Progestin injections are shots of a type of progestin that is given to women for birth control. Medroxyprogesterone acetate (i.e., Depo-Provera) is the progestin used in these shots. It is similar to the female hormone progesterone that the body naturally produces.
Who is a candidate for the procedure?
Progestin injections are often used as
birth control, to prevent pregnancy. They are also used to control heavy or irregular menstrual bleeding. Progestin injections also decrease a woman's risk for uterine cancer.
Progestin injections prevent pregnancy in these ways:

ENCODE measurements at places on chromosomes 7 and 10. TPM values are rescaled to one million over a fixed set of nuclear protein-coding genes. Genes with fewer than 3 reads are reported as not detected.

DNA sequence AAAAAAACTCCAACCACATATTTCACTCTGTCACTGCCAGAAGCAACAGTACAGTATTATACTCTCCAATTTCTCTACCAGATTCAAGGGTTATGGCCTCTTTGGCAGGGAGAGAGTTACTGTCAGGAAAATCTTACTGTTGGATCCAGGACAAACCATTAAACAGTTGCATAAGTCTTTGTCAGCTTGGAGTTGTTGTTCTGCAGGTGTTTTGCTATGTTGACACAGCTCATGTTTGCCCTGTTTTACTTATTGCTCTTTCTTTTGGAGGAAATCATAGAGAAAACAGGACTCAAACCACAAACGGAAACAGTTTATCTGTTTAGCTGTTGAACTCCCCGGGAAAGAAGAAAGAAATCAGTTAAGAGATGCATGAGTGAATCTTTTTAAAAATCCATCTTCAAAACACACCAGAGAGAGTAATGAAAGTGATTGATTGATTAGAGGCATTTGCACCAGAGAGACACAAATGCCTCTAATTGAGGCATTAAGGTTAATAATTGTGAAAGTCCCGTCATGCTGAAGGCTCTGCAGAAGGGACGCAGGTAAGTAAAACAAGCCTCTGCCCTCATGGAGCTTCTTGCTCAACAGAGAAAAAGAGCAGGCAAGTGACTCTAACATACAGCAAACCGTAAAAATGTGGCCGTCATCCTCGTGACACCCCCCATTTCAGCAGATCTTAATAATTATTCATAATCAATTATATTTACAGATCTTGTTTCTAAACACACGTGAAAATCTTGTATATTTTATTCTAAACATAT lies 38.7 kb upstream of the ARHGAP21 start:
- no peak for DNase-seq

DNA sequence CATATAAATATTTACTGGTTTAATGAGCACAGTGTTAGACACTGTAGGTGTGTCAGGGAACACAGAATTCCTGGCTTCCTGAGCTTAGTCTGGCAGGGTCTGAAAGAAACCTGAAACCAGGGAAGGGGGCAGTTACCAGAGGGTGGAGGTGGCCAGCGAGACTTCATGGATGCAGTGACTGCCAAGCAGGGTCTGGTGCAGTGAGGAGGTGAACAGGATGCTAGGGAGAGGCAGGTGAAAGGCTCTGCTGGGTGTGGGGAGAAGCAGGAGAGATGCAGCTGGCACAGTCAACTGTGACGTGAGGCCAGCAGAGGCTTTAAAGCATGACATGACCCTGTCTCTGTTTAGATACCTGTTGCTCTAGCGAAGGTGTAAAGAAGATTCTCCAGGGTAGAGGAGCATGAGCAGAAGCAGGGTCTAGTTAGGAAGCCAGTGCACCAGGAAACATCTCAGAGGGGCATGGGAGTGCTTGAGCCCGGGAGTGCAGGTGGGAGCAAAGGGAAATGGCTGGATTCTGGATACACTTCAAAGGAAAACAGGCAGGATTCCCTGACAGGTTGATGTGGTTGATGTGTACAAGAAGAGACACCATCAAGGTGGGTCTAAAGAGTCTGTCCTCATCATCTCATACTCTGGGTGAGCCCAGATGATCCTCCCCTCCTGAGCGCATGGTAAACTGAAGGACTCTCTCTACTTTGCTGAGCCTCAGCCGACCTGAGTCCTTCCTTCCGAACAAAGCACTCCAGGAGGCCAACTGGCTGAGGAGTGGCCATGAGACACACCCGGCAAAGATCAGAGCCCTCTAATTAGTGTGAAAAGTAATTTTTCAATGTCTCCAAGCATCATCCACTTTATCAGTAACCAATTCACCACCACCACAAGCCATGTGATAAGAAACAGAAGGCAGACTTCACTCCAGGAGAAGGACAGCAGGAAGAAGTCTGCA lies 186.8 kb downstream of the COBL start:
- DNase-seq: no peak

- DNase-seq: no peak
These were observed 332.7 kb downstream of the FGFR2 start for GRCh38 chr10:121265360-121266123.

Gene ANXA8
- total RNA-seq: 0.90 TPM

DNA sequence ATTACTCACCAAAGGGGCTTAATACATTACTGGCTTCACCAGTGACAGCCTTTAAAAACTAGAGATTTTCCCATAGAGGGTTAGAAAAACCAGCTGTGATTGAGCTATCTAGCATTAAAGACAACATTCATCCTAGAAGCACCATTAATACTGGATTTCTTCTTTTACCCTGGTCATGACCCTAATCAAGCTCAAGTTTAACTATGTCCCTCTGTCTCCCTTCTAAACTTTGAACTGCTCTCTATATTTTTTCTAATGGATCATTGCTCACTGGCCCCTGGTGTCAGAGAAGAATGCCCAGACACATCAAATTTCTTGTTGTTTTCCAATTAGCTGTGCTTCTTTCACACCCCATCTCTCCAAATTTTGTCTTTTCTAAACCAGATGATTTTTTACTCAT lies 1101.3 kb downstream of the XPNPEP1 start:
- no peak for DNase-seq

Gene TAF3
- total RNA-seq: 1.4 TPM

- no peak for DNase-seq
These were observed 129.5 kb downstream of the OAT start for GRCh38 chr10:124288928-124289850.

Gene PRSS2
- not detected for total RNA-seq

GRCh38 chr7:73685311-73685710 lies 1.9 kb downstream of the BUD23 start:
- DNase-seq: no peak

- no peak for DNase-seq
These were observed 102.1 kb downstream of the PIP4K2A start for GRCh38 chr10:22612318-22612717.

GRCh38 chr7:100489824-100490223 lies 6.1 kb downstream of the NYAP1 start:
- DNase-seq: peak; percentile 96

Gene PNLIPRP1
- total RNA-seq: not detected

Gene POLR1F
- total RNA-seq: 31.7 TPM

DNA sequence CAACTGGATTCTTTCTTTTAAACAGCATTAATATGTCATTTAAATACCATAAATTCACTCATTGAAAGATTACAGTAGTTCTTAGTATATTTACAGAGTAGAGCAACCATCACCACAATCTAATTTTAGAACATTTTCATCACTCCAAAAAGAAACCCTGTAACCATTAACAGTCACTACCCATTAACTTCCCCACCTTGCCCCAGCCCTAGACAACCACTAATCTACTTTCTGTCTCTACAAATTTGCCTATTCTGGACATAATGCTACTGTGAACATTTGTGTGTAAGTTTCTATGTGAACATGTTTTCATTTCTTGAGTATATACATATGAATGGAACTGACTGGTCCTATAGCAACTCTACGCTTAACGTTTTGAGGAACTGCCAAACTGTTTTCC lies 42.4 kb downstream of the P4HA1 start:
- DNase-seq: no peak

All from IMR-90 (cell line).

- They inhibit ovulation, or the release of an egg from the ovaries.
- They thicken vaginal secretions to prevent sperm from traveling through the uterus to fertilize an egg.
- It may possibly change the lining in the uterus to prevent a fertilized egg from implanting.
How is the procedure performed?
Progestin injections are generally given in the muscle of the buttocks or upper arm. A single injection provides birth control for 12-13 weeks. It can be repeated if the woman wishes to continue birth control.
It is very important for a woman to get these shots exactly every 12 or 13 weeks, depending on the formulation of the shot. The shots are less effective in preventing pregnancy if the time between shots is more than 12-13 weeks. Injections may be given more often if they are used for heavy or abnormal menstrual bleeding.